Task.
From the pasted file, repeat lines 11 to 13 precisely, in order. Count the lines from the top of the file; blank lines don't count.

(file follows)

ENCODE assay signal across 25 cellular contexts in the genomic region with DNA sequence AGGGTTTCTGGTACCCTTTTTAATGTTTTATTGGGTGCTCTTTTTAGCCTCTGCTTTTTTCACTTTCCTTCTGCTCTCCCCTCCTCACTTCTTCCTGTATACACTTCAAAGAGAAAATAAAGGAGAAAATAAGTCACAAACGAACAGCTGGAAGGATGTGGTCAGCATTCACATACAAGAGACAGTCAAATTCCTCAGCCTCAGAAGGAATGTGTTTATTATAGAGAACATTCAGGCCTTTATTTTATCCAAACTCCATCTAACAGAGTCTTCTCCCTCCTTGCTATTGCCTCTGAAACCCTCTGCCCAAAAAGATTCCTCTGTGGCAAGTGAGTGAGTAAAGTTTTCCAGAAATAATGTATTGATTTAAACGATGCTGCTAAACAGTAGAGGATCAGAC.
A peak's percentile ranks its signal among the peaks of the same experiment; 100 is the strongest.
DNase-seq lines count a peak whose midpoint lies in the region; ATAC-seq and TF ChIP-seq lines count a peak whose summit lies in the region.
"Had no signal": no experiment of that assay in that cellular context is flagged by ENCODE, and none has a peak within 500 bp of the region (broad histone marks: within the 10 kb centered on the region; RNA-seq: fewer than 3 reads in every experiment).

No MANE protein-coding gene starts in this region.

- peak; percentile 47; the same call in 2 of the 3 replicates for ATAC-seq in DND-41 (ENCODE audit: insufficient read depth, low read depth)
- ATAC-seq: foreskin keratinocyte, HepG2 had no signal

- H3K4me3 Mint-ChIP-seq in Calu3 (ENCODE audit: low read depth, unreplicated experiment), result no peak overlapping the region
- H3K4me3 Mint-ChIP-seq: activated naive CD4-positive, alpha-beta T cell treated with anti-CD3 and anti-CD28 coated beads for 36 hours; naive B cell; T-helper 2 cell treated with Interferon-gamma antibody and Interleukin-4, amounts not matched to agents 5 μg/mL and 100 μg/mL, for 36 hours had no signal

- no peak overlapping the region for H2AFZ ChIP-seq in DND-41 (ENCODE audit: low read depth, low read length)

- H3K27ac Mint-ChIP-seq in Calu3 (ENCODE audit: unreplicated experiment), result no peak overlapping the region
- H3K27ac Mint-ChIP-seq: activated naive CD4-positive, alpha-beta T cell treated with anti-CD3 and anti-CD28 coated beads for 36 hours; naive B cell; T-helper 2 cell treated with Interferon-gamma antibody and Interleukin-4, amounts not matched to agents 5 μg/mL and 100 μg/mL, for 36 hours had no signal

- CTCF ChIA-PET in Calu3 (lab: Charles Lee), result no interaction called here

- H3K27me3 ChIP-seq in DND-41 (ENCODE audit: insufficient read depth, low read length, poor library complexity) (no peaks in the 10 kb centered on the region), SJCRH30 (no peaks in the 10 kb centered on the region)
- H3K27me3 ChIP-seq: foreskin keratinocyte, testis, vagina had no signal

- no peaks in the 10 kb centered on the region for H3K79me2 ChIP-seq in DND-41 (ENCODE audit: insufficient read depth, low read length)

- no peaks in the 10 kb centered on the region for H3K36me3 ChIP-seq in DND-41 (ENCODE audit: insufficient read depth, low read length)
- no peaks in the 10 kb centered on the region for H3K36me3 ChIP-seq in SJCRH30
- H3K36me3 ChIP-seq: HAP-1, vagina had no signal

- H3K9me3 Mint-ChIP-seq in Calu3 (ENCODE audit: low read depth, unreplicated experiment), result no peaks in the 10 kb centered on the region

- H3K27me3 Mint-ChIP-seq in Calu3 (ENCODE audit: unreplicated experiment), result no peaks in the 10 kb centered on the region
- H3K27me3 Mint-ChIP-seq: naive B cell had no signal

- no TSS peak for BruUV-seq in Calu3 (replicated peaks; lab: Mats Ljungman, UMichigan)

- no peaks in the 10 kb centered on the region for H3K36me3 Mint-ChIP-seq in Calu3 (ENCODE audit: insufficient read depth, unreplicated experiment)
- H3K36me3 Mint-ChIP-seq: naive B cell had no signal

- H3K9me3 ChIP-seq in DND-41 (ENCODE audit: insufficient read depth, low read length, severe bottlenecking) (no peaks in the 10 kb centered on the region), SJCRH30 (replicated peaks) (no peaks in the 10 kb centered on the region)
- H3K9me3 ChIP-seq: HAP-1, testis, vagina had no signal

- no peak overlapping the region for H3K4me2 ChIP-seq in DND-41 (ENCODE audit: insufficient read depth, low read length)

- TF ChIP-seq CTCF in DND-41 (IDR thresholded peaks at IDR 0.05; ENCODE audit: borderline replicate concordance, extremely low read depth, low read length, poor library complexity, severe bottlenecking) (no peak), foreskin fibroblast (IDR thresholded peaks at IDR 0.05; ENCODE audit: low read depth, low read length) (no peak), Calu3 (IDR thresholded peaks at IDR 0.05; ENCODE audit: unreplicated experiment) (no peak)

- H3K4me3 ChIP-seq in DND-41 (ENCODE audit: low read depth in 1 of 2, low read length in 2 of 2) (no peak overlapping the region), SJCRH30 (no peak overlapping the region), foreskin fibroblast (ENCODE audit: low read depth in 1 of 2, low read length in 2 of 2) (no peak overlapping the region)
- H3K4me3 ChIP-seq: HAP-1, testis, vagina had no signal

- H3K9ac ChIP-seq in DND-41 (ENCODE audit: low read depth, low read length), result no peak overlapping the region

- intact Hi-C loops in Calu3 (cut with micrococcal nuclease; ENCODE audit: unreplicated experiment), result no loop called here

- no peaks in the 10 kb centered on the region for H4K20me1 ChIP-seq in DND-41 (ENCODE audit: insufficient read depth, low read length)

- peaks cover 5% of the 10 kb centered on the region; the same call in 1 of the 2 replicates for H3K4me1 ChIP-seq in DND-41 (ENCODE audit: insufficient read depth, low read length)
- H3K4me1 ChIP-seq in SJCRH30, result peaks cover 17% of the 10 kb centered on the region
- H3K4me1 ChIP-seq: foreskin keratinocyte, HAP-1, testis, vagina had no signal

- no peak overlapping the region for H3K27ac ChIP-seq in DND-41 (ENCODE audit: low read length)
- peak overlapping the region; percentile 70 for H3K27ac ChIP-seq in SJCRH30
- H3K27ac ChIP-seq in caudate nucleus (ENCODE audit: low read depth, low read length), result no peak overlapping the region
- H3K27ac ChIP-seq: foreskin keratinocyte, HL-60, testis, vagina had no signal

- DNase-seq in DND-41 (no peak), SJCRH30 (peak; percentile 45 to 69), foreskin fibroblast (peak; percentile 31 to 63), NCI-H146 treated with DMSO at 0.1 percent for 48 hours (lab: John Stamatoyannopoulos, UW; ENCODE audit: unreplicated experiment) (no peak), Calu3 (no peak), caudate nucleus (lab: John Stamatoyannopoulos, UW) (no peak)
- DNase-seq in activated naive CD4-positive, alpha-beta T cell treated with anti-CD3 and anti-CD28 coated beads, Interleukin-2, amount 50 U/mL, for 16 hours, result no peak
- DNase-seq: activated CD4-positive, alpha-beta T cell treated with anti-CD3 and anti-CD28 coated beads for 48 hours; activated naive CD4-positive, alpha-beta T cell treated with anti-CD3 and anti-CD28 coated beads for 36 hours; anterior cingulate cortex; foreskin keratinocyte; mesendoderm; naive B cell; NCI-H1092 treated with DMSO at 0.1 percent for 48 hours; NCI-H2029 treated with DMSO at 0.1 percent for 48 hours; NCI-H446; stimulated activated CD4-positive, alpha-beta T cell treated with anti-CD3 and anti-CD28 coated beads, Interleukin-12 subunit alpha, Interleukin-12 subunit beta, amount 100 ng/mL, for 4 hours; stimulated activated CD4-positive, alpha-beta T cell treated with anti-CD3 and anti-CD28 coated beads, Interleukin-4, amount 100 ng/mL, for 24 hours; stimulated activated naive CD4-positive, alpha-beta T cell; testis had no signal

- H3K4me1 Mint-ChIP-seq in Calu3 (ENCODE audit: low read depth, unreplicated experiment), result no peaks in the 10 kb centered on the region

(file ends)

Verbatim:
- H3K27ac Mint-ChIP-seq in Calu3 (ENCODE audit: unreplicated experiment), result no peak overlapping the region
- H3K27ac Mint-ChIP-seq: activated naive CD4-positive, alpha-beta T cell treated with anti-CD3 and anti-CD28 coated beads for 36 hours; naive B cell; T-helper 2 cell treated with Interferon-gamma antibody and Interleukin-4, amounts not matched to agents 5 μg/mL and 100 μg/mL, for 36 hours had no signal

- CTCF ChIA-PET in Calu3 (lab: Charles Lee), result no interaction called here